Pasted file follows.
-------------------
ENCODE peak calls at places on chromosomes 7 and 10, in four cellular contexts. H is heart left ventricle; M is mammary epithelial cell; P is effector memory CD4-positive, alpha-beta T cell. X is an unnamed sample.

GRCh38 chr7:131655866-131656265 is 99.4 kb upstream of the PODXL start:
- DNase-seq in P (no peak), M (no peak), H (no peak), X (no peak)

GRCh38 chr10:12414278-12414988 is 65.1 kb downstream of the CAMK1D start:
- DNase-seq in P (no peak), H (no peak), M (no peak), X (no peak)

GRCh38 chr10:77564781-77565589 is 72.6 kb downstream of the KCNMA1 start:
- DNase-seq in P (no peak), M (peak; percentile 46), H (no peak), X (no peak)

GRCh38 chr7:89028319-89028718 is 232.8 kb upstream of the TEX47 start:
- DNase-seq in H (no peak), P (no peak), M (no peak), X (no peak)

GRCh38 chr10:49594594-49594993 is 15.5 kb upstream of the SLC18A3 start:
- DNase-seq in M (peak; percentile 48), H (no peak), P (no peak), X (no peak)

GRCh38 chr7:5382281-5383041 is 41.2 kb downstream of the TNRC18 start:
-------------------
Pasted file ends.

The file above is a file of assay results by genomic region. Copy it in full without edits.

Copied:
ENCODE peak calls at places on chromosomes 7 and 10, in four cellular contexts. H is heart left ventricle; M is mammary epithelial cell; P is effector memory CD4-positive, alpha-beta T cell. X is an unnamed sample.

GRCh38 chr7:131655866-131656265 is 99.4 kb upstream of the PODXL start:
- DNase-seq in P (no peak), M (no peak), H (no peak), X (no peak)

GRCh38 chr10:12414278-12414988 is 65.1 kb downstream of the CAMK1D start:
- DNase-seq in P (no peak), H (no peak), M (no peak), X (no peak)

GRCh38 chr10:77564781-77565589 is 72.6 kb downstream of the KCNMA1 start:
- DNase-seq in P (no peak), M (peak; percentile 46), H (no peak), X (no peak)

GRCh38 chr7:89028319-89028718 is 232.8 kb upstream of the TEX47 start:
- DNase-seq in H (no peak), P (no peak), M (no peak), X (no peak)

GRCh38 chr10:49594594-49594993 is 15.5 kb upstream of the SLC18A3 start:
- DNase-seq in M (peak; percentile 48), H (no peak), P (no peak), X (no peak)

GRCh38 chr7:5382281-5383041 is 41.2 kb downstream of the TNRC18 start: